Why U.S. Taxpayers Started — And Stopped — Paying Brazilian Cotton Farmers : Planet Money The Brazilians said U.S. cotton subsidies violated global trade rules. So the U.S. government kept the subsidies, and started paying Brazilian cotton farmers, too.
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Why U.S. Taxpayers Started — And Stopped — Paying Brazilian Cotton Farmers

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Why U.S. Taxpayers Started — And Stopped — Paying Brazilian Cotton Farmers


From NPR News, this is ALL THINGS CONSIDERED. I'm Melissa Block.


And I'm Audie Cornish.

The U.S. spends billions of dollars each year subsidizing American farmers. But did you know the federal government also subsidizes farmers in another country? The U.S. sends cotton producers in Brazil $150 million a year.

Chana Joffe-Walt of our Planet Money team reports on the fight that led to this strange deal and explains why those payments to Brazil just stopped.

CHANA JOFFE-WALT, BYLINE: The whole thing started with an energetic Brazilian with a bushy black mustache named Pedro Camargo. In 2002, Pedro had a job with the ministry of agriculture. And like any project you or I take on at work one day, Pedro did not know this was the one that would end up sticking to him, haunting him, defining his career. Back then, it was just something that annoyed him.

The United States, depending on the year, pays half a billion to $4 billion to American cotton farmers. Brazil, Pedro notes, also has cotton farmers and they like to make money, too.

PEDRO CAMARGO: We want to compete farmer against farmer, and not Brazilian farmer and the American farmer with the help of the United States government. That's not only is not fair, it's not following the rules.

JOFFE-WALT: The World Trade Organization rules, a set of agreements that govern global trade. Back in 2002, Pedro went to the WTO with his complaint, argued the U.S. was illegally subsidizing cotton and Pedro won. But the U.S. appealed the decision, the U.S. lost, appealed again, lost again.

CAMARGO: We win appeal and we win appeal. And it's - and the United States would ignore, completely ignore.

JOFFE-WALT: Brazil threatened to retaliate with trade sanctions if the U.S. didn't stop subsidizing cotton. And finally, in 2010, U.S. representatives made Brazil an unusual offer. They said, look, it's up to Congress to get rid of subsidies. And at the moment, that's not going to happen, maybe in the next Farm Bill. How about until then, until the next Farm Bill passes, we pay you guys, give you some money.

CAMARGO: And I said, well, I don't want the - how do you say? I don't want a tip. No tips, I want the solution.

JOFFE-WALT: But then the Americans offered a number: $147 million a year. And this changed things for Pedro.

CAMARGO: $150 million is not a tip. Maybe it's a bribe. But it's not a tip. It's a lot of money. For Brazilian farmers, it's a lot of money.

JOFFE-WALT: Pedro wanted the cotton subsidies gone. But back in 2010, he was sounding pretty upbeat.

CAMARGO: Oh, we didn't win but we got compensated to wait because we still expect to win. I think maybe we'll win. And waiting with $150 million in the pocket helps.

JOFFE-WALT: OK. Just to review up to this point, the U.S. was found to be illegally subsidizing U.S. cotton farmers. The U.S. is still subsidizing American cotton farmers. In addition, for more than three years, the U.S. has also been subsidizing Brazilian cotton farmers. Every month, at the end of the month, the U.S. sends money to a man named Haroldo Cunha, president of the now-3-year-old Brazilian Cotton Institute.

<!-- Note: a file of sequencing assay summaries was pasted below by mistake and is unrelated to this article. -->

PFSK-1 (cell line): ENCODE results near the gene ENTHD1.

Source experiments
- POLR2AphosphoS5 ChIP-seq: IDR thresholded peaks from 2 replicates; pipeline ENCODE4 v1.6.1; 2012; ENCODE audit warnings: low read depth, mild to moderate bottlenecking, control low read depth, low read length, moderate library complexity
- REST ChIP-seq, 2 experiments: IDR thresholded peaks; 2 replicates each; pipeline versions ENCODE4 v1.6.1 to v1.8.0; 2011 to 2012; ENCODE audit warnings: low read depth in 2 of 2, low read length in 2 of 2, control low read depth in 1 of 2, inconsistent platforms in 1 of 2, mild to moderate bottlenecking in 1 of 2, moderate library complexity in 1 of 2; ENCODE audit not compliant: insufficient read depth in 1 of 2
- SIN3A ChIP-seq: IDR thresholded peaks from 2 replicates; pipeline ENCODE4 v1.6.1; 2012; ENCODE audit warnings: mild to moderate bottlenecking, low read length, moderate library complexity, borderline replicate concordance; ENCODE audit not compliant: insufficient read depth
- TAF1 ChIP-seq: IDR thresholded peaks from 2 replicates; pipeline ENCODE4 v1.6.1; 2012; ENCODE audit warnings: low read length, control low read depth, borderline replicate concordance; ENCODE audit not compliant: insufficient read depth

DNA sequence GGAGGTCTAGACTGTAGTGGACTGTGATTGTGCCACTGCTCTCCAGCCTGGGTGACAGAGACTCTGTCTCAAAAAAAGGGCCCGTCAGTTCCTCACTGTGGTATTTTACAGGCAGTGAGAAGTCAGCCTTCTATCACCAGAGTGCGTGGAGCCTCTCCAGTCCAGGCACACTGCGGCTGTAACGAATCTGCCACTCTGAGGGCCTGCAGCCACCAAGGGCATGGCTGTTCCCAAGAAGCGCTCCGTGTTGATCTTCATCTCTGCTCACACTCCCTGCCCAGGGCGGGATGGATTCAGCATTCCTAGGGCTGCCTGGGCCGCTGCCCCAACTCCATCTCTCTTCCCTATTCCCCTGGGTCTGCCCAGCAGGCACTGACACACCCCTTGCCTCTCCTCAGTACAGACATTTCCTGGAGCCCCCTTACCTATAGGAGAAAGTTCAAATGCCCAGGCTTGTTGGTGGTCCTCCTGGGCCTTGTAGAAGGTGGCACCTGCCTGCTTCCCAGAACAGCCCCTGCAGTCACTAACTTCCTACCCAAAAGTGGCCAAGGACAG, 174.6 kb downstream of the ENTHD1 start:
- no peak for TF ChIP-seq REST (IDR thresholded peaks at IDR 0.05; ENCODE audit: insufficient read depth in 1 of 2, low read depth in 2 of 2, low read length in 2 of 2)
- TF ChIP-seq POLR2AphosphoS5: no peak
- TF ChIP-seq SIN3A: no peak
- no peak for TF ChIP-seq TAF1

HAROLDO CUNHA: Yes. Every month, it was normal. The amount transferred was $12,275,000.

JOFFE-WALT: But then, last October...

CUNHA: Nobody called. We just looked at the bank account and then we realized that no payment was done.


CUNHA: This October, zero, yes. October, November, December, we are already three months with no transfers.

SECRETARY TOM VILSACK: Well, that's not quite accurate.

JOFFE-WALT: That is U.S. Secretary of Agriculture Tom Vilsack, the man who, for the last three years, has overseen the transfer of nearly half a billion dollars to the Brazilian Cotton Institute. And Vilsack says he did warn the Brazilians last summer that come fall, he would no longer have funds to send every month.

VILSACK: Basically what happened was it was previously included in president's budgets for a couple of years. It wasn't included in this president's budget because Congress had indicated a desire and belief that they were going to get a Farm Bill passed.

JOFFE-WALT: But Congress did not get a Farm Bill passed in October or November or December. And unfortunately for the Brazilians, people in the United States who want the Farm Bill to pass find it helpful to have a bunch of angry Brazilians threatening trade retaliation unless Congress gets the Farm Bill passed.

For Pedro Camargo, this is no longer his battle but he can't stop checking the news on his computer.

CAMARGO: Why are we still talking about cotton? It's a long time, 11 years. I have five grandchildren. I don't want to talk about cotton anymore. It's just too much time.

JOFFE-WALT: Eventually, a Farm Bill will pass. The Brazilians were paid to wait for the Farm Bill with the promise that it would finally deal with their complaint and U.S. cotton subsidies. But actually, a lot of Brazilian trade representatives who have looked at current versions of the bill say the subsidies are still in there, just disguised under a different name. If they still feel that way when the bill passes, they're going to take the whole thing back to the WTO, start the entire process all over again. Chana Joffe-Walt, NPR News.

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